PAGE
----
ATLANTA — When it comes to the history of golf, particularly in the United States in the first half of the 20th century, it’s hard to not to be impressed with the impact of Robert Tyre Jones Jr.
That’s the opinion of Dr. Robert Tyre Jones IV, an Atlanta licensed psychologist who just happens to be the grandson of Bobby Jones. That opinion isn’t just a family bias, however. During a presentation Thursday evening at Emory University — which is concurrently hosting an exhibition of Bobby Jones artifacts this fall — Dr. Jones pointed out several key contributions Bobby Jones made to the game.
If not for Bobby Jones, there would be no mention of a “Grand Slam,” for one. In fact, Jones remains the only man in history to have accomplished the feat, winning both American and British Opens in 1930, along with both American and British Amateurs. Because he was an amateur, he wasn't eligible to play in the PGA Championship.
In addition, Bobby Jones was a pioneer in golf course design, the evolution of equipment and bringing the game to a new audience, which included women and juniors.
NAME DROPPERS: Bobby Jones Open is one (name) of a kind event
But more than 80 years after he retired from competition, Bobby Jones is still largely remembered for winning 13 major events over an eight-year span, mainly because of his fiercely competitive nature and incredible focus.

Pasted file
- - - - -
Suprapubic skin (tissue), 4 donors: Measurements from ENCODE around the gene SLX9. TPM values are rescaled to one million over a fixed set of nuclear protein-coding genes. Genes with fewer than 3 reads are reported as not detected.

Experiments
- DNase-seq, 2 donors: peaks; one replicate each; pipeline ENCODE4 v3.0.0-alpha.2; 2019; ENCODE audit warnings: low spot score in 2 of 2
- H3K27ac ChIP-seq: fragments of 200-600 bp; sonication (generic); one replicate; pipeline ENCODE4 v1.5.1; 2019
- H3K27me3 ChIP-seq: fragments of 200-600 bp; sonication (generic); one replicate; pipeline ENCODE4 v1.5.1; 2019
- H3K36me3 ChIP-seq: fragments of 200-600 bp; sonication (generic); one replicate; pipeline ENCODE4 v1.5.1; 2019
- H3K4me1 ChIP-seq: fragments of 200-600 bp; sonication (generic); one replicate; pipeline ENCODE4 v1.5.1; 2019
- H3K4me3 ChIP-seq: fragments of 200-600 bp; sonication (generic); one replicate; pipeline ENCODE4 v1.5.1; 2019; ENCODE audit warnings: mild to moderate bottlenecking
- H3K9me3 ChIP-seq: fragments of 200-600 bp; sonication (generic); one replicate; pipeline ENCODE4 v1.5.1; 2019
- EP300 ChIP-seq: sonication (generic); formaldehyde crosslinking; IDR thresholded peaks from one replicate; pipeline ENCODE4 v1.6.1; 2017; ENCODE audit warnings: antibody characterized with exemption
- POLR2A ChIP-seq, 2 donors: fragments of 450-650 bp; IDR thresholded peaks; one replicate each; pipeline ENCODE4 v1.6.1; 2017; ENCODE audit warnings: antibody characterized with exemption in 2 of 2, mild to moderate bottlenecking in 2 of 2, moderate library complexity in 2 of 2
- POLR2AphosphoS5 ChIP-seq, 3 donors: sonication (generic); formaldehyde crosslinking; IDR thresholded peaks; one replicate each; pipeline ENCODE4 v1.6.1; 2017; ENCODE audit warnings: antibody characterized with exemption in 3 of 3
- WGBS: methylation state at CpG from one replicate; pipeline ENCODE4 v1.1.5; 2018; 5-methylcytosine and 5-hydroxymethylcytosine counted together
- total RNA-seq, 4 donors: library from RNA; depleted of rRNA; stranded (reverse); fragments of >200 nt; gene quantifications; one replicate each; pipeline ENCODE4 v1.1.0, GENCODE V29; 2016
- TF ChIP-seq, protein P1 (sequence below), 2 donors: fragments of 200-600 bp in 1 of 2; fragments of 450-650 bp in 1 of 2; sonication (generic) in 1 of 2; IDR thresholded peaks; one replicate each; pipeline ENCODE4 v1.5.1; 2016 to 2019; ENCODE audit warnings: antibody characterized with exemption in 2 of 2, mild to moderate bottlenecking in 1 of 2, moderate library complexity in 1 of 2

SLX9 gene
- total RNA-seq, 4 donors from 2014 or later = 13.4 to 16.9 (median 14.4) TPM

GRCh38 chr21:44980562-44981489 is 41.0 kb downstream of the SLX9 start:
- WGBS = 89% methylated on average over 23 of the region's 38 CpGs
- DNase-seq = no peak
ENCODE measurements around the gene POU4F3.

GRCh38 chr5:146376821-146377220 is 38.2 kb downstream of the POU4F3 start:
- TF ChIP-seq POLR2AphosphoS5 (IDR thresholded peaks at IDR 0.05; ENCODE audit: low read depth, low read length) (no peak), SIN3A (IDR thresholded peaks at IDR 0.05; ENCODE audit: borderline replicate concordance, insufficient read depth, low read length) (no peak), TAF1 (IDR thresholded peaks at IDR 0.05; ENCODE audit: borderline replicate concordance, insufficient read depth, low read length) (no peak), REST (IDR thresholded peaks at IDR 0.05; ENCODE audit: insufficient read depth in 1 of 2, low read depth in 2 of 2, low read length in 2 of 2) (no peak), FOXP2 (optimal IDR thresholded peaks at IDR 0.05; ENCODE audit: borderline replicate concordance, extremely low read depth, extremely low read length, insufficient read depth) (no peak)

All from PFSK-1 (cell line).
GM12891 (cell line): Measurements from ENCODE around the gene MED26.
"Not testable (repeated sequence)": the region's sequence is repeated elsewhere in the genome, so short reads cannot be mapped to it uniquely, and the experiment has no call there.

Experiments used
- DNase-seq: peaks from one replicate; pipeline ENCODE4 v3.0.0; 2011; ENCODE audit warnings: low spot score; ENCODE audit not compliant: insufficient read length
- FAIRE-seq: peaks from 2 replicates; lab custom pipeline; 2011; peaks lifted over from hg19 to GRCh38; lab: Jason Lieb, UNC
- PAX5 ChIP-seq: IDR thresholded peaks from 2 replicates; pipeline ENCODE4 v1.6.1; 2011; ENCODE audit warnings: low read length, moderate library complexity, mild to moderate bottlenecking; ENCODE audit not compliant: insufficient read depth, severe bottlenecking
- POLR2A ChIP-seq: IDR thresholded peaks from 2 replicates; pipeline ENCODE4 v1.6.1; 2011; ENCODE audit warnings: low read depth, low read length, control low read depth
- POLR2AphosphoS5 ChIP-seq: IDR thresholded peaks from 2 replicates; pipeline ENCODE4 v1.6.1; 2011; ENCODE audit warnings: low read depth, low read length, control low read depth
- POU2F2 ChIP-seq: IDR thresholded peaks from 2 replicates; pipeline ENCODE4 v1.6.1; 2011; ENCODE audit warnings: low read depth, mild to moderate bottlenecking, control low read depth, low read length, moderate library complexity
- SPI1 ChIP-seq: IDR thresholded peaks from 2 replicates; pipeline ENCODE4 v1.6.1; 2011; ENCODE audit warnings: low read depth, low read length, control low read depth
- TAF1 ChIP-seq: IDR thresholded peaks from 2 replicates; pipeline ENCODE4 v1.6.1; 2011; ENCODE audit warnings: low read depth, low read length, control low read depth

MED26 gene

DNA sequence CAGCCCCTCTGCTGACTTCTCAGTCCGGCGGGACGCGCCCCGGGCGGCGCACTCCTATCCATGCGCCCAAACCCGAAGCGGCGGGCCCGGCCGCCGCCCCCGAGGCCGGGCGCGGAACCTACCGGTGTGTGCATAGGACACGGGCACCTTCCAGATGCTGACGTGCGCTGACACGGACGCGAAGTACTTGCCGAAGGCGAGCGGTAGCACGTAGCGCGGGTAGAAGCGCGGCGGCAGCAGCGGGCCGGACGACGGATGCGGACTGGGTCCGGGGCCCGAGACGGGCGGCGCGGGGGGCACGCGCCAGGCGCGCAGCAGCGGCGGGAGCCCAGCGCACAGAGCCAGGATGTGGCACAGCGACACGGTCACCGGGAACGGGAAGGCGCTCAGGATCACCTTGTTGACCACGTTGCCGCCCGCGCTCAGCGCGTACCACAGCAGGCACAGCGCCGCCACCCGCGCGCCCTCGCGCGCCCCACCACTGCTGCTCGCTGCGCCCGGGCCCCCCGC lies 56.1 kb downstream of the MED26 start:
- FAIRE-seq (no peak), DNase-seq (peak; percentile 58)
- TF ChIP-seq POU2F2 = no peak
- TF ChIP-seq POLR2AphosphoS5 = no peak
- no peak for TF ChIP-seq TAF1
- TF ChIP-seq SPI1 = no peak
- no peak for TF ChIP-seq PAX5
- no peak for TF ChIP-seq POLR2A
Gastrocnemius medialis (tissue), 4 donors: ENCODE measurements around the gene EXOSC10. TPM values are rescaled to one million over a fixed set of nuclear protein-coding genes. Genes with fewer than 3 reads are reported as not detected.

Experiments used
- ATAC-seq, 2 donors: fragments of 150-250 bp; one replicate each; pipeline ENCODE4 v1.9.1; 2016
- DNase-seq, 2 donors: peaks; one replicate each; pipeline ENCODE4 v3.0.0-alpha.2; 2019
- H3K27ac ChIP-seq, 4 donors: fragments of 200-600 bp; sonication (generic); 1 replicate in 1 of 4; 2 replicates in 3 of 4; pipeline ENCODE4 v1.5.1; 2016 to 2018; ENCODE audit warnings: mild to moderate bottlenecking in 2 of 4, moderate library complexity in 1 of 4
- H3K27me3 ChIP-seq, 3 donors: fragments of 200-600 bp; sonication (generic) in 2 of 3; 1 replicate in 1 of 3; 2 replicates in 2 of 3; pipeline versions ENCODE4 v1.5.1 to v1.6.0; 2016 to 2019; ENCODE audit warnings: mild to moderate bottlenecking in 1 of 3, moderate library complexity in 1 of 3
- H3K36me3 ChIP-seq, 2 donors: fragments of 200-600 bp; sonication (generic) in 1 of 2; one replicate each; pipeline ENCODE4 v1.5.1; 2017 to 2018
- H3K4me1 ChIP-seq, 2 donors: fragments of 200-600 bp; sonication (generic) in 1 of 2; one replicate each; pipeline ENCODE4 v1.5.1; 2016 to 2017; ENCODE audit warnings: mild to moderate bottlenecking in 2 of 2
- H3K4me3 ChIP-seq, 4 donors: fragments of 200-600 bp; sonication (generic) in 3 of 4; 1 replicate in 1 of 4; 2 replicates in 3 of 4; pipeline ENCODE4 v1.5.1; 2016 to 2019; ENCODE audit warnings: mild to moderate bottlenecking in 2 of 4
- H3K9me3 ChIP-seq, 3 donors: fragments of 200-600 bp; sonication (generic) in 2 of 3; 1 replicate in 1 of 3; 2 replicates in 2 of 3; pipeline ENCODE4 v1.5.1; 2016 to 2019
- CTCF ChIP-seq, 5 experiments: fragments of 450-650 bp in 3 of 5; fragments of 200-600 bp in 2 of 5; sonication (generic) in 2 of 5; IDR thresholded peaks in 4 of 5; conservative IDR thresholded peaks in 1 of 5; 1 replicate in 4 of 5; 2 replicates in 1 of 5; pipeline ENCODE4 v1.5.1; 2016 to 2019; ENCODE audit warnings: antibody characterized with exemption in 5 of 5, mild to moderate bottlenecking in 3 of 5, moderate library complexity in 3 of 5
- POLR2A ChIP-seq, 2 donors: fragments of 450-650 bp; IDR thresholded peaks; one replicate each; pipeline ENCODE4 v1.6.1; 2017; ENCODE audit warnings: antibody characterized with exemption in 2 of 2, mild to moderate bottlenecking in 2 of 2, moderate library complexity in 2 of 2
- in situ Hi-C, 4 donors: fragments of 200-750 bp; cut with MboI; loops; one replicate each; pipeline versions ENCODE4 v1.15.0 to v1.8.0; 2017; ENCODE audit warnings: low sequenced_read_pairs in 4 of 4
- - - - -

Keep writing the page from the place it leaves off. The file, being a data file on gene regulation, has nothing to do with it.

Dr. Jones said there were three reasons why his grandfather was so successful, both on and off the course:
1. He believed in predestination
“He believed a golf tournament was won or lost before the first ball had even been struck,” Dr. Jones said. “He believed that destiny was set before the tournament was played.”
According to his grandson, Bobby Jones felt that future events were ordained to happen, that there was an order already preset. And with that in mind, Jones was able to separate himself from the stress, anxiety and pressure of playing the match.
“It allowed him to have a little bit of a healthy distance from it,” Dr. Jones said. “So he wasn’t emotionally enmeshed in the event."
2. He was able to remain in the moment
“In order to be successful in golf, you have to focus simply on one shot at a time,” Dr. Jones said. “You cannot allow your mind to drift to things that which come ahead of you, or get stuck on things that have come behind you.”
Bobby Jones was so focused, his grandson said, he would sometimes be unable to remember having hit the shot.
“He didn’t even go to the mental effort of saving it in his short-term memory so that it could be later saved in long-term recall,” Dr. Jones said. “That is an unbelievable level of focus."
3. He played against the course, not the competition
“He learned how to compete against Old Man Par,” Dr. Jones said. “Because in the days when he played, if you shot par, you stood a pretty good chance of winning the tournament.”
Dr. Jones said his grandfather rarely concerned himself with his opponent. Instead, he focused on the task at hand, which was making par on each hole.
“In all three cases, those are all extremely present focus items, and that’s what allowed him — along with his phenomenal hand-eye coordination — to be such a great golfer,” Dr. Jones said. “But it did more, because golf is a funny thing.
“Golf, more than any other game, more closely mirrors life. In a round of golf, you can be everything from the hero of a side-splitting comedy to the dogged victim of inexorable fate in four hours.”